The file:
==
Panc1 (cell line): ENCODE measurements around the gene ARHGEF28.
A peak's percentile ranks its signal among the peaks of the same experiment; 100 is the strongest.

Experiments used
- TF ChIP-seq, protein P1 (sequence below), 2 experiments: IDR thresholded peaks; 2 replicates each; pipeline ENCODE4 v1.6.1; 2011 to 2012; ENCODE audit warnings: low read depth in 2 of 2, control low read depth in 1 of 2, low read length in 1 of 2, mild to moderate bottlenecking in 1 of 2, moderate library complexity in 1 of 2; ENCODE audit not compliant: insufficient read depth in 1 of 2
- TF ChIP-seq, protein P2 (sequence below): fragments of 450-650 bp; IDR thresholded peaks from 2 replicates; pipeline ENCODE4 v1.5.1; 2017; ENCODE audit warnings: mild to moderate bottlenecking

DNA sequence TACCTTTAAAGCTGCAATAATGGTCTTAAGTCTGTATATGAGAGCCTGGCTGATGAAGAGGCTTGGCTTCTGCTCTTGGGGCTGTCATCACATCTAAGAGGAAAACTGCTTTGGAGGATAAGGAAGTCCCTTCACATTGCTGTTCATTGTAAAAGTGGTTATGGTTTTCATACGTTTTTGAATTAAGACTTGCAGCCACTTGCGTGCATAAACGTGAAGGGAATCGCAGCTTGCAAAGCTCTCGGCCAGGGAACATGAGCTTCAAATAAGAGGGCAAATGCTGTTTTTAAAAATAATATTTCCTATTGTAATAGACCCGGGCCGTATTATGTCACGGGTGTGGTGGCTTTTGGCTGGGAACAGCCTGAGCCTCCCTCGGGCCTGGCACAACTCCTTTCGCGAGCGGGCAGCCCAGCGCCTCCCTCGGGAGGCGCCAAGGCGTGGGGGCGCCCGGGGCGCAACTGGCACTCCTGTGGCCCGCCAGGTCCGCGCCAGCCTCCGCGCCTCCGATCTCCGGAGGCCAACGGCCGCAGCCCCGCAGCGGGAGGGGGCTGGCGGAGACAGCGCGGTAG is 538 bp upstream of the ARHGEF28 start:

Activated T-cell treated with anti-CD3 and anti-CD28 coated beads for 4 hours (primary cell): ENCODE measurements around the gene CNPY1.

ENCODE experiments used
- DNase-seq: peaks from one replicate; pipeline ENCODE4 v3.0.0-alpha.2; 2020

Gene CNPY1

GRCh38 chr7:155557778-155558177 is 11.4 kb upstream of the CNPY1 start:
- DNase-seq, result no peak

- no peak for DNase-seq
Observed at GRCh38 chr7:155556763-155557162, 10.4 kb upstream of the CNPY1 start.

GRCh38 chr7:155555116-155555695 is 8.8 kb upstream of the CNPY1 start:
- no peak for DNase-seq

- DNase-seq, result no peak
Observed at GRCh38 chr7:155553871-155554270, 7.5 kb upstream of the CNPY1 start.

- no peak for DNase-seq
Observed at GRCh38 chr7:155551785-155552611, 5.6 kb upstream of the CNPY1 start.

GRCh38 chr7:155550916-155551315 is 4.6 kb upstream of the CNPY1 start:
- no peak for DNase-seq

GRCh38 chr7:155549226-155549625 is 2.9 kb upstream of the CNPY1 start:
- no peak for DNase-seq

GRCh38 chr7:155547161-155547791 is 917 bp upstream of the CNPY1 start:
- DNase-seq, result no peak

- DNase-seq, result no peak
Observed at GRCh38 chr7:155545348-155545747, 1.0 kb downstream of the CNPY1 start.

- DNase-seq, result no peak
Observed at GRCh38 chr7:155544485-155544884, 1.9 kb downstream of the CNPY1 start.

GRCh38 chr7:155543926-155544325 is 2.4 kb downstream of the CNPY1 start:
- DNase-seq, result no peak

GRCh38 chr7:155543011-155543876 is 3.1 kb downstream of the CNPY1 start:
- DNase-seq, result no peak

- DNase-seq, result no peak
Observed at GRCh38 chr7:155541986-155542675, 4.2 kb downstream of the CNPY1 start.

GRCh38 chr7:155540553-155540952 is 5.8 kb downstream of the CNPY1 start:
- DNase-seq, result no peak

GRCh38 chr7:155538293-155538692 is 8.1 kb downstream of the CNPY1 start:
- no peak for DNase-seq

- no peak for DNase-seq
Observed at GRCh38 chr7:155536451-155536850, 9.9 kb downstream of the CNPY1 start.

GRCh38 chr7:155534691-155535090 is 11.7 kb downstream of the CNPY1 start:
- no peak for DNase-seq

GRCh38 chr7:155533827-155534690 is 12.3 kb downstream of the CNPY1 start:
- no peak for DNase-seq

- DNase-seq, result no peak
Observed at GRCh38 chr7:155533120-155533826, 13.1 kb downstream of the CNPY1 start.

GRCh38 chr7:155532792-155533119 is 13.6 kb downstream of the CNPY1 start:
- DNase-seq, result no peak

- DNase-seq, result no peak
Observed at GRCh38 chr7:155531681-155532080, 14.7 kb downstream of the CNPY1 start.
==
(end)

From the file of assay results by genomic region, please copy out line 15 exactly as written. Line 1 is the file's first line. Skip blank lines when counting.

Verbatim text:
GRCh38 chr7:155555116-155555695 is 8.8 kb upstream of the CNPY1 start: